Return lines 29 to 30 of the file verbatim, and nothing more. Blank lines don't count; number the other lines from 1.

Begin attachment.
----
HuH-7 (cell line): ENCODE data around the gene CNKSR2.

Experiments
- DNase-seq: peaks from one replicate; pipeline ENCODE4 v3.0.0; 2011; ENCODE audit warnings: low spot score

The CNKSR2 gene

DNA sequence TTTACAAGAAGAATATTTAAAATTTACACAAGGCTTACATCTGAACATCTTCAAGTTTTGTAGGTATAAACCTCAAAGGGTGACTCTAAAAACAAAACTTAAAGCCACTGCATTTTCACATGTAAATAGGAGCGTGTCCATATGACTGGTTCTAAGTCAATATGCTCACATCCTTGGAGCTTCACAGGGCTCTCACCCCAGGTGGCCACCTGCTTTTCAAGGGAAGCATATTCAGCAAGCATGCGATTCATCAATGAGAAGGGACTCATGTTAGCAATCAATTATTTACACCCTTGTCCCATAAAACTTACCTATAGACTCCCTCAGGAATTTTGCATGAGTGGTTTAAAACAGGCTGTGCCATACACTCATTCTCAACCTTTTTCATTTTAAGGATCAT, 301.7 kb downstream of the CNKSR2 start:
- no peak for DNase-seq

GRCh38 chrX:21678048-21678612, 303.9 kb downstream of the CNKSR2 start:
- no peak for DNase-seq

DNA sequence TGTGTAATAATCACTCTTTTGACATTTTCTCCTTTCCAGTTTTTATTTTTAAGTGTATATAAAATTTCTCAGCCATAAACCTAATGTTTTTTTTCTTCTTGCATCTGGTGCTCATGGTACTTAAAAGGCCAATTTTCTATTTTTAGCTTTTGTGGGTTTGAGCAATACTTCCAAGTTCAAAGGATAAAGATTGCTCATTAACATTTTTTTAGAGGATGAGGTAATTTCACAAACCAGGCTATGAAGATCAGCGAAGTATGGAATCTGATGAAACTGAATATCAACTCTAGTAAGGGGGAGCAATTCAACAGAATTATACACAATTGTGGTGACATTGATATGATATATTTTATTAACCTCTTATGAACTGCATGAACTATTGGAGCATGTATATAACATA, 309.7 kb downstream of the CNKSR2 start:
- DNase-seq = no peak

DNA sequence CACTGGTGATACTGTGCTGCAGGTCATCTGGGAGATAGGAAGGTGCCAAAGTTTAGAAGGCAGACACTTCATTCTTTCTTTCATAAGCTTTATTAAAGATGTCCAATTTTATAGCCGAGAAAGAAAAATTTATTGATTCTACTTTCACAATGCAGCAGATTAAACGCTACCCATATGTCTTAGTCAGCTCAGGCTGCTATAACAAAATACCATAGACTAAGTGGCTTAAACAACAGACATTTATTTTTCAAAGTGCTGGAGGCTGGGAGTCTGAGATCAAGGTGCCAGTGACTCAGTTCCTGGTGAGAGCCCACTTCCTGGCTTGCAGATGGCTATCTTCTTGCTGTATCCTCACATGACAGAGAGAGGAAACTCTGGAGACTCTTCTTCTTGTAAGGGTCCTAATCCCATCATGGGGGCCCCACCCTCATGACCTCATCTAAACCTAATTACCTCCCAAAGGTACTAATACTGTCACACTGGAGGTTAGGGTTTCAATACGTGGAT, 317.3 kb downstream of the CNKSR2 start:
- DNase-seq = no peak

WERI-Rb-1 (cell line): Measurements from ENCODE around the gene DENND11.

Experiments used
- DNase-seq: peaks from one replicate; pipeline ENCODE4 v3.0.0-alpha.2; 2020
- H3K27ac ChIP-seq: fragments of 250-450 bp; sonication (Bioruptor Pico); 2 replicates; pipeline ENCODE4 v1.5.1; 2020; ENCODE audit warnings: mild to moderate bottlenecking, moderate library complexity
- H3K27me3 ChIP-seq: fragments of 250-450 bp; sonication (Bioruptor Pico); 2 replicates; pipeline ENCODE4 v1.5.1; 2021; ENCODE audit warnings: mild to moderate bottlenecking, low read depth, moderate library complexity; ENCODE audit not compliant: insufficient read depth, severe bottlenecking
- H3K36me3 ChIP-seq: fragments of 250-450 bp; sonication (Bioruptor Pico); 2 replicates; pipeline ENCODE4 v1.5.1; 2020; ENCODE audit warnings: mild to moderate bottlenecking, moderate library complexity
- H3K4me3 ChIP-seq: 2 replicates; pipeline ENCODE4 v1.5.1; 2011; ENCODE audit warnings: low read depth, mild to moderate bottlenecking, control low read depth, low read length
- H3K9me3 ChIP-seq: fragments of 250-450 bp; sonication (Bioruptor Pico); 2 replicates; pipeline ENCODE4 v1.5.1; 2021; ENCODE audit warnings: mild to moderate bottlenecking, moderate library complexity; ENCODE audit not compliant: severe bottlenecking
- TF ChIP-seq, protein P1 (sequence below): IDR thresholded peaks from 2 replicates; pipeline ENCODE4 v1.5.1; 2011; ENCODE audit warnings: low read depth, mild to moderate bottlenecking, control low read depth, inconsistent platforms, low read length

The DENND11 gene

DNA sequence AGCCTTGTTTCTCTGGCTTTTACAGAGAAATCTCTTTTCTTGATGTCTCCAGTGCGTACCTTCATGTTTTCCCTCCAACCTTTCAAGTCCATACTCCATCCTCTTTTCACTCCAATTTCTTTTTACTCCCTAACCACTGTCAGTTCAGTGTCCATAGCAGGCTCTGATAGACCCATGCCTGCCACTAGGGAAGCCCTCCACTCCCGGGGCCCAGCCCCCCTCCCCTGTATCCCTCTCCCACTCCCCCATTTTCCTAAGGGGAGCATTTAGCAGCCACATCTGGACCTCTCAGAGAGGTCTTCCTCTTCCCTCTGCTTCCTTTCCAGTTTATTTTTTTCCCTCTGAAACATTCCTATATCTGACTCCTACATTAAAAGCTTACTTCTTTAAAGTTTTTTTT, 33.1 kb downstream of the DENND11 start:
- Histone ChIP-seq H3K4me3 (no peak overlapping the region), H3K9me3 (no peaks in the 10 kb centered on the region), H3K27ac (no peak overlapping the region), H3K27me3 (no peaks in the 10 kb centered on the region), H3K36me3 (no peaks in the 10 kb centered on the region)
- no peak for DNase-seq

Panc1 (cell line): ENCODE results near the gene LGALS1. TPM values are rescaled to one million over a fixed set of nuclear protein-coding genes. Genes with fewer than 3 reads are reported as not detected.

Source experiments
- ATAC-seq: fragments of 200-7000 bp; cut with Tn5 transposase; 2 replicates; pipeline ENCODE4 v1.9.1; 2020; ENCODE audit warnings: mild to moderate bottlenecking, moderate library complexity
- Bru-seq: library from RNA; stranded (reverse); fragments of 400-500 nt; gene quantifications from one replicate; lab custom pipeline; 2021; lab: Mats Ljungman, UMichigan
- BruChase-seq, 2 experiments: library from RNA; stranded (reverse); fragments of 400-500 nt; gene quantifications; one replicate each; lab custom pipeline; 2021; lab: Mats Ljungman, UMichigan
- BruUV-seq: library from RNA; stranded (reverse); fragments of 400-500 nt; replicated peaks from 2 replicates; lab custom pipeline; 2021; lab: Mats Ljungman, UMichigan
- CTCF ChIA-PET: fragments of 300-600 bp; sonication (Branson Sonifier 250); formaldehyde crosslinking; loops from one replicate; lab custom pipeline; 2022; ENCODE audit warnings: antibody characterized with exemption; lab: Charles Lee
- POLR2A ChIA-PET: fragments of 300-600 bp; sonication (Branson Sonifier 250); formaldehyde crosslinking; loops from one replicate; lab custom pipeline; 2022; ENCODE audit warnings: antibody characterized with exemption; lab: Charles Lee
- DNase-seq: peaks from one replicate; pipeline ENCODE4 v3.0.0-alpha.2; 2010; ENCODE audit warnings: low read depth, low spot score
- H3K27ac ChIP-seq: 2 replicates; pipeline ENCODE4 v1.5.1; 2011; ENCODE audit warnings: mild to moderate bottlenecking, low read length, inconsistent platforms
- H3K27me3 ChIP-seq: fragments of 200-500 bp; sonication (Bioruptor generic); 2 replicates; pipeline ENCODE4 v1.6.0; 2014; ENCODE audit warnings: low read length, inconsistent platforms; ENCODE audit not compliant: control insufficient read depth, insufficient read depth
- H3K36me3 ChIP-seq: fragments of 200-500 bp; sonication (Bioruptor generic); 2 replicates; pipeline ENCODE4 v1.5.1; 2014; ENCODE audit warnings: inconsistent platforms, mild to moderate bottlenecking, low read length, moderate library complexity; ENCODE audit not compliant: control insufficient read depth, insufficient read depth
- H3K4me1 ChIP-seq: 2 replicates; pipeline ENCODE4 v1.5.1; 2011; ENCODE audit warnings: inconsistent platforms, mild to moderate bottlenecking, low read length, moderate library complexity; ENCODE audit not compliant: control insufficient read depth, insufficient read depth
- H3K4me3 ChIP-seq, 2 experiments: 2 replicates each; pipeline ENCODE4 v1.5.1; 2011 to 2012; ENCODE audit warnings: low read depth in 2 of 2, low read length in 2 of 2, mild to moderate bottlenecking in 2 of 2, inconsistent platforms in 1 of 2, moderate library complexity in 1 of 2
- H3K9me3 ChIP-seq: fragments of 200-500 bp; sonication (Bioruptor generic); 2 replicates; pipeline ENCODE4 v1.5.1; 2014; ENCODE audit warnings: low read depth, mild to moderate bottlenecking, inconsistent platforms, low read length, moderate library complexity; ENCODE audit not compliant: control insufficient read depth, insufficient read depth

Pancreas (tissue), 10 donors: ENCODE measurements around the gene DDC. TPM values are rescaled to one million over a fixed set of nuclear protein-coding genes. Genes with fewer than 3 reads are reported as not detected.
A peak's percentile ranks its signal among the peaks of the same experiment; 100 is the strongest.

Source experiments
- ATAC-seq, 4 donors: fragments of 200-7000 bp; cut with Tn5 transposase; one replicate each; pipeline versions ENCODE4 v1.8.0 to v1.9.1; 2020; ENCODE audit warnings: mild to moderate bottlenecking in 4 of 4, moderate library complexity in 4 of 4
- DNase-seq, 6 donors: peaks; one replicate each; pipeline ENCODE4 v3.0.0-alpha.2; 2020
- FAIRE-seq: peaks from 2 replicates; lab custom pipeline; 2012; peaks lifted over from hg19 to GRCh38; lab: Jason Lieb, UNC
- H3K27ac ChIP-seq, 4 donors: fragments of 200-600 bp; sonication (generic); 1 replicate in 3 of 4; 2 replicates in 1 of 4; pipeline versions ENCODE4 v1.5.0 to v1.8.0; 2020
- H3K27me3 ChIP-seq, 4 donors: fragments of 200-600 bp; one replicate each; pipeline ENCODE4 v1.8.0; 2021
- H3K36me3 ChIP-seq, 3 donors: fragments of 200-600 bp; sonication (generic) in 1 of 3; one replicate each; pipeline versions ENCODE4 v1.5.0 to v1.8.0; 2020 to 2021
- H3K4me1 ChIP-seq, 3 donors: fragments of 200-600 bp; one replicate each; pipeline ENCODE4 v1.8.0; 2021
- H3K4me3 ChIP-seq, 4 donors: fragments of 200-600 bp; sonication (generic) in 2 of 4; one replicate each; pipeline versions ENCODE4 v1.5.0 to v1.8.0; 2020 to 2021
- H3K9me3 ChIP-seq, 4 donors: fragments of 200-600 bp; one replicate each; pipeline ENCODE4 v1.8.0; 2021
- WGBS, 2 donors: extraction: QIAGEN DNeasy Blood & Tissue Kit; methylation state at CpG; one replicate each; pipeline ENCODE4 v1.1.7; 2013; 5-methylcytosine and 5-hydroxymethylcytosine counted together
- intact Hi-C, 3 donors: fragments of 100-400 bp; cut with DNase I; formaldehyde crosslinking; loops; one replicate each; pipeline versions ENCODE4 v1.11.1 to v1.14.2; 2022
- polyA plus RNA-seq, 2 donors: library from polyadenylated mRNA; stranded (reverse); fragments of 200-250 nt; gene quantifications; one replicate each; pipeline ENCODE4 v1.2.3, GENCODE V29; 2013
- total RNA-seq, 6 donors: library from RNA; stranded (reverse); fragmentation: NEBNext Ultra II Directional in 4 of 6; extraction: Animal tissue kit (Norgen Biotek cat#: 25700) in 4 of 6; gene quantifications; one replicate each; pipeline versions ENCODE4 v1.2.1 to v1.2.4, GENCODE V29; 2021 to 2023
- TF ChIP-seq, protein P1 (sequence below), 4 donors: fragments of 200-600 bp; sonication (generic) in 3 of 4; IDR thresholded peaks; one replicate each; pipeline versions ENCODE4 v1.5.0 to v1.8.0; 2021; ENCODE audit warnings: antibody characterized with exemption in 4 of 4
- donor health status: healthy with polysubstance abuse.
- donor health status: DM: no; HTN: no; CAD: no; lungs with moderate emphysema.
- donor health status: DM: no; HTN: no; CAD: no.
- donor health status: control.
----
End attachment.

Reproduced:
- Bru-seq: library from RNA; stranded (reverse); fragments of 400-500 nt; gene quantifications from one replicate; lab custom pipeline; 2021; lab: Mats Ljungman, UMichigan
- BruChase-seq, 2 experiments: library from RNA; stranded (reverse); fragments of 400-500 nt; gene quantifications; one replicate each; lab custom pipeline; 2021; lab: Mats Ljungman, UMichigan